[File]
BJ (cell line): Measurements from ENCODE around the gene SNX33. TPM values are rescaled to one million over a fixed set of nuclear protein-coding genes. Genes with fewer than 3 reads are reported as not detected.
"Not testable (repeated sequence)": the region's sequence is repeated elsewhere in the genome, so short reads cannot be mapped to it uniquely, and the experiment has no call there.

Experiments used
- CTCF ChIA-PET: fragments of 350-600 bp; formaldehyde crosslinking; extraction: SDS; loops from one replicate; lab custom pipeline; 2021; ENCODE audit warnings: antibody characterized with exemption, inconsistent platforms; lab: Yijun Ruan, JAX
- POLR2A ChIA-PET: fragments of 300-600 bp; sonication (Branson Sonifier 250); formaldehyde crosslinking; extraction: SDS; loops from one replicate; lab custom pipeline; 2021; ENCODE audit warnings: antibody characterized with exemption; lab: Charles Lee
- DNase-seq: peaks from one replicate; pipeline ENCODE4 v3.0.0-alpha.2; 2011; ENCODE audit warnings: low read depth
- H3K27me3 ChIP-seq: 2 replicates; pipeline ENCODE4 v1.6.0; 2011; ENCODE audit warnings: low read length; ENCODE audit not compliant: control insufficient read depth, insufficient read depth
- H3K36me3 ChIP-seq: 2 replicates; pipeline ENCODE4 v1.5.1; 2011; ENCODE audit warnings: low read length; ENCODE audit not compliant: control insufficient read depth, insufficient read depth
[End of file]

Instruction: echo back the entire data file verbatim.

BJ (cell line): Measurements from ENCODE around the gene SNX33. TPM values are rescaled to one million over a fixed set of nuclear protein-coding genes. Genes with fewer than 3 reads are reported as not detected.
"Not testable (repeated sequence)": the region's sequence is repeated elsewhere in the genome, so short reads cannot be mapped to it uniquely, and the experiment has no call there.

Experiments used
- CTCF ChIA-PET: fragments of 350-600 bp; formaldehyde crosslinking; extraction: SDS; loops from one replicate; lab custom pipeline; 2021; ENCODE audit warnings: antibody characterized with exemption, inconsistent platforms; lab: Yijun Ruan, JAX
- POLR2A ChIA-PET: fragments of 300-600 bp; sonication (Branson Sonifier 250); formaldehyde crosslinking; extraction: SDS; loops from one replicate; lab custom pipeline; 2021; ENCODE audit warnings: antibody characterized with exemption; lab: Charles Lee
- DNase-seq: peaks from one replicate; pipeline ENCODE4 v3.0.0-alpha.2; 2011; ENCODE audit warnings: low read depth
- H3K27me3 ChIP-seq: 2 replicates; pipeline ENCODE4 v1.6.0; 2011; ENCODE audit warnings: low read length; ENCODE audit not compliant: control insufficient read depth, insufficient read depth
- H3K36me3 ChIP-seq: 2 replicates; pipeline ENCODE4 v1.5.1; 2011; ENCODE audit warnings: low read length; ENCODE audit not compliant: control insufficient read depth, insufficient read depth